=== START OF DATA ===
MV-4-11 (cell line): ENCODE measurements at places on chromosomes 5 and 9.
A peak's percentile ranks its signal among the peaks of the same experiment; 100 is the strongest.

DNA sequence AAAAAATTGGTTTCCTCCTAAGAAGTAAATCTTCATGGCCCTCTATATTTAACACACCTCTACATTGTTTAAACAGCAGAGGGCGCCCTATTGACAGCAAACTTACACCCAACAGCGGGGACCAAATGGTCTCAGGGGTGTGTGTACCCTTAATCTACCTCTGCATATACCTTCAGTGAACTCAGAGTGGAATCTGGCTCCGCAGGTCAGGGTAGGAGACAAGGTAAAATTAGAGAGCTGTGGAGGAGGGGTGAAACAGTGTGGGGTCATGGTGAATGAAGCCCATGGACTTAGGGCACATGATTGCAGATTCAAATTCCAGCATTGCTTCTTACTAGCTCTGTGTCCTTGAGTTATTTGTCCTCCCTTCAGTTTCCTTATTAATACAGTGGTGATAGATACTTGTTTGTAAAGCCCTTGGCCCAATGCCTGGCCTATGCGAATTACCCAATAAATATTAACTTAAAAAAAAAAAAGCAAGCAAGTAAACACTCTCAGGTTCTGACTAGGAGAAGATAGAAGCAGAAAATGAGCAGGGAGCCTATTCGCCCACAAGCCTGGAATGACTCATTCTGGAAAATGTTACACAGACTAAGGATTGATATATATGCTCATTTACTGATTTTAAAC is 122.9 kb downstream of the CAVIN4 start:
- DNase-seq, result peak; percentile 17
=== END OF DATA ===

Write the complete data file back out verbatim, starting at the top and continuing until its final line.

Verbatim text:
MV-4-11 (cell line): ENCODE measurements at places on chromosomes 5 and 9.
A peak's percentile ranks its signal among the peaks of the same experiment; 100 is the strongest.

DNA sequence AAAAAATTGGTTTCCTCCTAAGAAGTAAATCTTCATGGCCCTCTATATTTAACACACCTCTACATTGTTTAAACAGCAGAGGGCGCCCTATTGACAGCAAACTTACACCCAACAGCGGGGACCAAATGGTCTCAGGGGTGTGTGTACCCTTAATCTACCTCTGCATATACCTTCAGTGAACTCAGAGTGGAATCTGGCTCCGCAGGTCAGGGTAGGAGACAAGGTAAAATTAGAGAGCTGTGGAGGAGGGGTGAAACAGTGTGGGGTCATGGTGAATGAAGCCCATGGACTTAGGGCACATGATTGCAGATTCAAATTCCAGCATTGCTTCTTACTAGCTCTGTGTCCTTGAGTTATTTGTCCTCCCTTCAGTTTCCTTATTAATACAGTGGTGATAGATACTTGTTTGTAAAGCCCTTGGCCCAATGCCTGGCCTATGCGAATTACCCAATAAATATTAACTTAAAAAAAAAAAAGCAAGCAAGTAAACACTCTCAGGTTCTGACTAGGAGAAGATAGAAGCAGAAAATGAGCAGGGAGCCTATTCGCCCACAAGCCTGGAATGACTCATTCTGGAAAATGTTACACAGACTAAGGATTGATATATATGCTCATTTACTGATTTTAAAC is 122.9 kb downstream of the CAVIN4 start:
- DNase-seq, result peak; percentile 17